Nova Scotia is introducing legislation to protect healthcare providers and patients from protests that take place outside healthcare facilities.
The move was prompted by a series of protests outside the country’s hospitals, including in Halifax in September, against COVID-19 measures.
NS nurses union condemns planned ‘anti-science’ protest at Halifax hospital
The Protection of Access to Health Services Act was introduced Thursday and will ban protests “and other disruptive activities” in hospitals, mental health facilities, home care services, long-term care services, clinics, doctors’ offices and pharmacy.
The legislation establishes a “safe access bubble zone” of 50 meters.
Peaceful protests can occur outside of that perimeter, the province notes.
“Nova Scotians have the right to access health care without fear for their health and safety. This includes patients and their families,” Prime Minister Tim Houston said in a statement.
“While Nova Scotians have the right to protest, protests cannot be allowed to disrupt access to health care. People need to be able to go to work or access the help they need without being intimidated or harassed. “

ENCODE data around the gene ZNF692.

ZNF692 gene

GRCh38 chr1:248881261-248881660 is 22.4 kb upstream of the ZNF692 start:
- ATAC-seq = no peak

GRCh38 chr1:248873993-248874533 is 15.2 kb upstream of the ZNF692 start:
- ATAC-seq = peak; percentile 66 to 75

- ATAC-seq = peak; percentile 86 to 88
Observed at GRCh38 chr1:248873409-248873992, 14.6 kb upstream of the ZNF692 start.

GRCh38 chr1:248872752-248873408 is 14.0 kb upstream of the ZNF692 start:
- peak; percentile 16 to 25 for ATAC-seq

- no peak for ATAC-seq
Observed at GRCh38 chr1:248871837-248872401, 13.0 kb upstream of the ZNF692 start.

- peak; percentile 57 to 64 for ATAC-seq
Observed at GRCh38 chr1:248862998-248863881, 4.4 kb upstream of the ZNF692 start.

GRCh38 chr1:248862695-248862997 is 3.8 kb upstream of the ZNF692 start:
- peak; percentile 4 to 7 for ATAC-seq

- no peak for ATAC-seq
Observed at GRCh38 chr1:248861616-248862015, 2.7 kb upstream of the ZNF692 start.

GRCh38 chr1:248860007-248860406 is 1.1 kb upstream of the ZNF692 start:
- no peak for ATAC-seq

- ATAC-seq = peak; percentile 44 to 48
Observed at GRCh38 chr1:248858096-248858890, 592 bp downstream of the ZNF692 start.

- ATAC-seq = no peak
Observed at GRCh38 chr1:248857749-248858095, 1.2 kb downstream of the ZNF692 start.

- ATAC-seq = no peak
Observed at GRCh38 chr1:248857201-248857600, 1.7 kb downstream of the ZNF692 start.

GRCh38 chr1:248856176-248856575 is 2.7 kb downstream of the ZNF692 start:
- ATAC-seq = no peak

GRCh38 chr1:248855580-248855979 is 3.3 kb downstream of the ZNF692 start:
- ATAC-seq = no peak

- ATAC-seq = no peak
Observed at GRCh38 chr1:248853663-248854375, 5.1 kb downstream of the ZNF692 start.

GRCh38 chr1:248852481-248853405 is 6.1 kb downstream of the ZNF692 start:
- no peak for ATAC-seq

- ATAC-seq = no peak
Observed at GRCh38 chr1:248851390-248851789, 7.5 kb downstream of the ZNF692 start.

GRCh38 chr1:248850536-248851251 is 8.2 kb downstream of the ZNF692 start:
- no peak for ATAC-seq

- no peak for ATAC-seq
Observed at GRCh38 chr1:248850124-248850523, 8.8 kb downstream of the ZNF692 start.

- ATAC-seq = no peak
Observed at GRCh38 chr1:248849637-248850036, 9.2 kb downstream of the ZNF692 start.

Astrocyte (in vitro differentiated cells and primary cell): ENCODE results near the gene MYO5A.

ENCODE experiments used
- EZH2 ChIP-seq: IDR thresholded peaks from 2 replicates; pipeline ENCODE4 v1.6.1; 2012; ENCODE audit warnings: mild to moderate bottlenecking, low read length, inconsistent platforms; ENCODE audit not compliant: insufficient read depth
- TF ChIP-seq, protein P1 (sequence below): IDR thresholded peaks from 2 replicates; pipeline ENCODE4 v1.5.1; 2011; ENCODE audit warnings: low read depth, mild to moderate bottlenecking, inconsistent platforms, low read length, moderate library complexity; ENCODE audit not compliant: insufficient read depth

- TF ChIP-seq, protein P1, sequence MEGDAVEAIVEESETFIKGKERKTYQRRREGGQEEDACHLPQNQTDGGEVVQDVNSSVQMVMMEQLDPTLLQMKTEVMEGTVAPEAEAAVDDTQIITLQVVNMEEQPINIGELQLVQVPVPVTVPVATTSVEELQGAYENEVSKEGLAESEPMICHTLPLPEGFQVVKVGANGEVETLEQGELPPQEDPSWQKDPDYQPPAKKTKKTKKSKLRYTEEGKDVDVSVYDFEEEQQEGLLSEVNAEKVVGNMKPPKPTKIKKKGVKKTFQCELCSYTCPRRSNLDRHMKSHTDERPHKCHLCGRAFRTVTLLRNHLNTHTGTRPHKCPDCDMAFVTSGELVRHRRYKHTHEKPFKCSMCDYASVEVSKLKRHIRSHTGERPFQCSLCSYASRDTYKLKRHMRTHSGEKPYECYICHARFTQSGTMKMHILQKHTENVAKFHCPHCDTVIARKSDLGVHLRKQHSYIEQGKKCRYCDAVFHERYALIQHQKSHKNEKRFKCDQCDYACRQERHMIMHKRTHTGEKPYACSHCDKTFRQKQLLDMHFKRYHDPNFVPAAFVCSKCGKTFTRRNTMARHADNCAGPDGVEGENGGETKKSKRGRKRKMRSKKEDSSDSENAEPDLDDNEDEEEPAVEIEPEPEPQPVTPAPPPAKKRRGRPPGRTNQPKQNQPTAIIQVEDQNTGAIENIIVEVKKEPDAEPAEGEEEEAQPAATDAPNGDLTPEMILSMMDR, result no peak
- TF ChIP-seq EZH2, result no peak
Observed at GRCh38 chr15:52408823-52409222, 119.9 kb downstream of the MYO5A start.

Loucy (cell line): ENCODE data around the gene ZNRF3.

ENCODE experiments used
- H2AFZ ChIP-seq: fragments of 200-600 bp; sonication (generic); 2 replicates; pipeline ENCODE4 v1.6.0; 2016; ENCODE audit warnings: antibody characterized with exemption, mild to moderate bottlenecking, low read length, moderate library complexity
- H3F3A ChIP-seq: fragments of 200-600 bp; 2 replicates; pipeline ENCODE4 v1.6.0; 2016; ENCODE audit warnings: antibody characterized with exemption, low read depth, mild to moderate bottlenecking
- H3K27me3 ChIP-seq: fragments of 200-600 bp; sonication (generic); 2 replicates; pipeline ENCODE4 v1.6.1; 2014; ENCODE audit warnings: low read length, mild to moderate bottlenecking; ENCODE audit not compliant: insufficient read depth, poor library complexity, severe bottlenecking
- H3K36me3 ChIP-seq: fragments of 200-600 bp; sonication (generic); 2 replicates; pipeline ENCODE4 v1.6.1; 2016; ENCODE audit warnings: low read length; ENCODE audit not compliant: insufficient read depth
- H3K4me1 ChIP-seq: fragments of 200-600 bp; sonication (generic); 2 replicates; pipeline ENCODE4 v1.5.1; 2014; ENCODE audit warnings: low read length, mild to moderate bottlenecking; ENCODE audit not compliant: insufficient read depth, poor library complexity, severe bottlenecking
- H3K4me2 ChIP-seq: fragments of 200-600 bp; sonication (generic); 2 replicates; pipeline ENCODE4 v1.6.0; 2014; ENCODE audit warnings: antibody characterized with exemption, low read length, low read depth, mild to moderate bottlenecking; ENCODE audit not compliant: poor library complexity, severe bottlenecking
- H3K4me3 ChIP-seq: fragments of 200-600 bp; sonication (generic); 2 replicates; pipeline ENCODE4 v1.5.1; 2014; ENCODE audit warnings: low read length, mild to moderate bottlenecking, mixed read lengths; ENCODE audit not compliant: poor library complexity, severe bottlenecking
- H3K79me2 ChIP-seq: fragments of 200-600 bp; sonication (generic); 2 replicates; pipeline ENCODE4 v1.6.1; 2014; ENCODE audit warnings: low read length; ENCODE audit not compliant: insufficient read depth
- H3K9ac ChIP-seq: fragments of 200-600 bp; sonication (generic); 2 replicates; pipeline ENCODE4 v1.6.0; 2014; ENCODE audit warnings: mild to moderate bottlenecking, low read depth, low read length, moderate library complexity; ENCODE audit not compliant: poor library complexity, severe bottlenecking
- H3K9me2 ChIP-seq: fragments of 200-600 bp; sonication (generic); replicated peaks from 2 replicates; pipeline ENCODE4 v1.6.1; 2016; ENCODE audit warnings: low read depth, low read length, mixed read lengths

This legislation will go into effect when it receives actual approval. The province notes that the legislation is not limited to the current state of emergency, which went into effect in March 2020 due to the COVID-19 pandemic.
A similar bill, the Reproductive Health Care Access Protection Act, was passed in March 2020, prohibiting protests at abortion clinics.
The province warns that the sanctions for this new act will be similar to that one.
A first offense for an individual carries a fine of up to $ 5,000 and / or six months in prison. A second offense carries a fine of between $ 1,000 and $ 10,000, as well as the possibility of one year in prison.
A corporation could be fined up to $ 25,000 for a first offense and up to $ 100,000 for subsequent offenses.
Quebec adopted a law banning COVID-19-related protests outside of schools and hospitals, while Alberta recently announced that it would add hospitals, clinics, and other healthcare facilities to a list of essential infrastructure protected by an anti-lockdown law.
– with archives from The Canadian Press
Health workers condemn protest outside Halifax hospital
© 2021 Global News, a division of Corus Entertainment Inc.